After losing his position in Congress, Poston opened a law office in Washington D.C. In 1867 he traveled to Europe, spending time in both London and Paris. He then returned to Washington and in 1868 published a travel book, Europe in the Summer-Time. This was followed by US Secretary Of State William H. Seward commissioning Poston to deliver the Burlingame Treaty to the Emperor of China and to study irrigation and immigration in Asia. After China, Poston continued to India where he developed a fascination with the Parsi people and Zoroastrianism. He reached Egypt by early 1869 and was in Paris by April of that year. After living a year in Paris he moved to London where he spent the next six years. During this time he worked as an editor of a London newspaper, foreign correspondent to the New York Tribune, and as a "counselor-at-law".[18] Poston also wrote several books during this time, publishing The Parsees in 1872, The Sun Worshippers of Asia in 1877, and his poem Apache Land in 1878.[19] His work, Building a State in Apache Land was published in installments by Overland Monthly between July and October 1894.[4]

Later life[edit]

Poston in his later years

Poston returned to the United States in time for the Centennial Exposition in Philadelphia. Through his acquaintance with John Bigelow, he then became a campaign worker for Samuel J. Tilden during the U.S. presidential election of 1876. Poston expected a consul position in London if Tilden had won the election, but instead was made register of the United States land office at Florence, Arizona from July 1877 till June 1879.[19] During his time in Florence he became interested in building a Parsi fire temple on a nearby hill, paying for construction of a road to the summit.[20] The temple itself was decorated with a blue and white flag depicting a red sun and built upon the ruins of an older Native American structure.[21] Construction ended when Poston ran out of funds.[22] He attempted to raise additional money, even writing to the Shah of Iran, but his efforts failed and the temple's eternal flame failed shortly there after.[21] This unusual interest led to Poston being criticized as a crank and eccentric.[4]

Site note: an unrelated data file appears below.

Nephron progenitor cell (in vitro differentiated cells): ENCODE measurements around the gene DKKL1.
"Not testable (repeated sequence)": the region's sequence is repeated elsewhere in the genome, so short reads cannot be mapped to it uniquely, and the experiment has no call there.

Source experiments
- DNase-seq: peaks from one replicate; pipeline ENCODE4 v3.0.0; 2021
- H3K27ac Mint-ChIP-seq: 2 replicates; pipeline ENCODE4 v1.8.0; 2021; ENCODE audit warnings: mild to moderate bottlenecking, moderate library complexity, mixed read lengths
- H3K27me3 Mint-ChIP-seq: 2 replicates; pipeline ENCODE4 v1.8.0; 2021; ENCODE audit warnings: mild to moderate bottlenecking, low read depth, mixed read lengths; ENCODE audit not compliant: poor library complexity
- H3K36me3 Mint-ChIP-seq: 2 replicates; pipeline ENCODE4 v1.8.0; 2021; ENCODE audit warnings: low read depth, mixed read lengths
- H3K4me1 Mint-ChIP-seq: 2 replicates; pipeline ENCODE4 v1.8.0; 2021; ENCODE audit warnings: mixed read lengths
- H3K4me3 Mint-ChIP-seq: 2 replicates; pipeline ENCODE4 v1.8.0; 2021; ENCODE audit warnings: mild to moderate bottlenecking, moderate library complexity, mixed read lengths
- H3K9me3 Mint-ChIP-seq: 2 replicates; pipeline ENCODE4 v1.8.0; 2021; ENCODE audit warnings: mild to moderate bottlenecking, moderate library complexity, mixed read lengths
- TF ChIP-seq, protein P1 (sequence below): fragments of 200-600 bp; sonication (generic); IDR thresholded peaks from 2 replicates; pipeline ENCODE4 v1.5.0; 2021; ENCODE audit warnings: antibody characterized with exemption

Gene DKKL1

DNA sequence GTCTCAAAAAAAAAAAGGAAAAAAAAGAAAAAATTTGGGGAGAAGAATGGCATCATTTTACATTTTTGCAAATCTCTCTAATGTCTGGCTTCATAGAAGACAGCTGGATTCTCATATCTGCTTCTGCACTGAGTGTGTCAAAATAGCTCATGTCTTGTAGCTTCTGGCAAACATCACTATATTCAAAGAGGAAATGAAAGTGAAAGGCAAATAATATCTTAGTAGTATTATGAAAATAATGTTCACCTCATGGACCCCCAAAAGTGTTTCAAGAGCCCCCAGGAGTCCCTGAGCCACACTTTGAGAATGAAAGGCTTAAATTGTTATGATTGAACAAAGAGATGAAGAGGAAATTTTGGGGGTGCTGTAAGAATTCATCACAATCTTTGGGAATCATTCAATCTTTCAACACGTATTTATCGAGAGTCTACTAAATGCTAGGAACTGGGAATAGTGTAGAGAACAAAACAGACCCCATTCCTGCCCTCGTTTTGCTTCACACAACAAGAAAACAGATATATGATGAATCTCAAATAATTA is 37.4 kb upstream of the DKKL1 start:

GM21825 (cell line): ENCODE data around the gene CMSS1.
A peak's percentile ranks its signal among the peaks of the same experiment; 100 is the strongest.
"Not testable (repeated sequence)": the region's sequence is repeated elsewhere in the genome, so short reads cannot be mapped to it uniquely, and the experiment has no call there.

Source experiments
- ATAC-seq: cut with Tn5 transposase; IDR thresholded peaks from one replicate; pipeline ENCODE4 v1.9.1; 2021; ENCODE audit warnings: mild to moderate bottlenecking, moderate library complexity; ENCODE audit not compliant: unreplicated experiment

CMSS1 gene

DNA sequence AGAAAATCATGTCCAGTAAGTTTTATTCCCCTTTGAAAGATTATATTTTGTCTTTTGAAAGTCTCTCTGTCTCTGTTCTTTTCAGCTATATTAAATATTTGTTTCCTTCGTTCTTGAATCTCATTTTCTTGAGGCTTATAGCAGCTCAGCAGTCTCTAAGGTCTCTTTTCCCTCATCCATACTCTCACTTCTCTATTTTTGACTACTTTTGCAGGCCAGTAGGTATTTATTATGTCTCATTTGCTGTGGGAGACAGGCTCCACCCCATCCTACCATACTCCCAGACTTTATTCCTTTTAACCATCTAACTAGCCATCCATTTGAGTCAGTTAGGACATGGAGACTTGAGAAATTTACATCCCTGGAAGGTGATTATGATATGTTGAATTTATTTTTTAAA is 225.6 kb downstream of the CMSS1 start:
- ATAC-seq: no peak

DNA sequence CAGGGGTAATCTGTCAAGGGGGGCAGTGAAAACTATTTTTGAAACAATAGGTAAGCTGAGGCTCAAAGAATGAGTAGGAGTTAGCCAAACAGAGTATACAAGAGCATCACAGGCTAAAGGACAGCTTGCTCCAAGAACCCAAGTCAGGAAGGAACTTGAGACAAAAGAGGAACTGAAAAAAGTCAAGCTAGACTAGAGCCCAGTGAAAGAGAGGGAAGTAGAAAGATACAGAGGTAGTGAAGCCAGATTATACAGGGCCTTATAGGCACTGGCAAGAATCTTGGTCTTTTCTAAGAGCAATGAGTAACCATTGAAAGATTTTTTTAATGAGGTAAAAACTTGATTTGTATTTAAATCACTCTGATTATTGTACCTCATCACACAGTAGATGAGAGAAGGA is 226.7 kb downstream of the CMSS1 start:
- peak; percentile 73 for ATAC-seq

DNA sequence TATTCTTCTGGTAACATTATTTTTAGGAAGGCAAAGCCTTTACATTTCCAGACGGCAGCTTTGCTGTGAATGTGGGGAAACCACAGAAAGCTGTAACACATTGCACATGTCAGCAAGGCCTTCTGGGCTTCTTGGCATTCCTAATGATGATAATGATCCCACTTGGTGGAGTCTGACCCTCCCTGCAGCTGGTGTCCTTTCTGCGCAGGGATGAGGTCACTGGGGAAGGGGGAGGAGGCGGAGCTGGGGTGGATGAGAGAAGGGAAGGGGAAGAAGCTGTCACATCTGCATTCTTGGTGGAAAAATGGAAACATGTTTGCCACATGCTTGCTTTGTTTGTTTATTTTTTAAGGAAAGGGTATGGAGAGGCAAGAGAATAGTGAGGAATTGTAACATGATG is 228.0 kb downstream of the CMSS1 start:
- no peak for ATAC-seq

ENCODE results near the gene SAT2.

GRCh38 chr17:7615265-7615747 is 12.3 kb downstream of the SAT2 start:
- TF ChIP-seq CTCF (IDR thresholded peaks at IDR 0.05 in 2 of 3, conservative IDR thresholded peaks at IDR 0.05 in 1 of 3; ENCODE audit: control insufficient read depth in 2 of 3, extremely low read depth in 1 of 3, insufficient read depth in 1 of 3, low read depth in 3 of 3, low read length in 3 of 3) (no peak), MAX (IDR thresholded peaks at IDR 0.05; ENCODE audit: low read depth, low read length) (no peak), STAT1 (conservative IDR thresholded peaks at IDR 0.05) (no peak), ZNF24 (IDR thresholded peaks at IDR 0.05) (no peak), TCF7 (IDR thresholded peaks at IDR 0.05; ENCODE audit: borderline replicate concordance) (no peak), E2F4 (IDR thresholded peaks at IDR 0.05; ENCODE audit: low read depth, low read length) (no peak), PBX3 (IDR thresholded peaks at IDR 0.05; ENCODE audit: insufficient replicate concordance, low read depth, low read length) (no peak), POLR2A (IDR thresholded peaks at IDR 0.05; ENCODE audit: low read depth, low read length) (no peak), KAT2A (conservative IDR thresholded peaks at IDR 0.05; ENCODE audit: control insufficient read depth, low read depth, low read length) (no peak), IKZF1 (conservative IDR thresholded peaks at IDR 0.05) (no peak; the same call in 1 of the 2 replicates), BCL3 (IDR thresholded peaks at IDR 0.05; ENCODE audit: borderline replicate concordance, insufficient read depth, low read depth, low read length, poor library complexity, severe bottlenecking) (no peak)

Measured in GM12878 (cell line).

Following his time in Florence he moved to Tucson and supported himself with a variety of positions including lecturer, mining and railroad promoter, and writer.[5] In 1884 he became a consular agent in Nogales followed by an assignment as a civilian military agent in El Paso, Texas in 1887 and as employee of U.S. Geological Survey in 1889.[4][23]

Inscription on the tomb of Charles D. Poston on Poston Butte in Florence, AZ.

Poston declined into obscurity until 1897 when Whitelaw Reid published an account detailing Poston's situation. As a result, the Arizona Territorial legislature awarded Poston a pension of US$25/month in 1899 and increased this to US$35/month in 1901.[24] Poston died from apparent heart failure on June 24, 1902 in Phoenix, Arizona Territory.[25]

Despite his previously stated wish to be buried at the summit of Primrose Hill, Poston was initially buried in a pauper's grave in Phoenix.[22] His remains were removed from Phoenix and moved to Florence, Arizona, on the 100th anniversary of his birth, and buried on Primrose Hill, renamed, Poston Butte where he had never completed his "Temple to the Sun". He was entombed in an official ceremony led by Governor George W. P. Hunt.[26]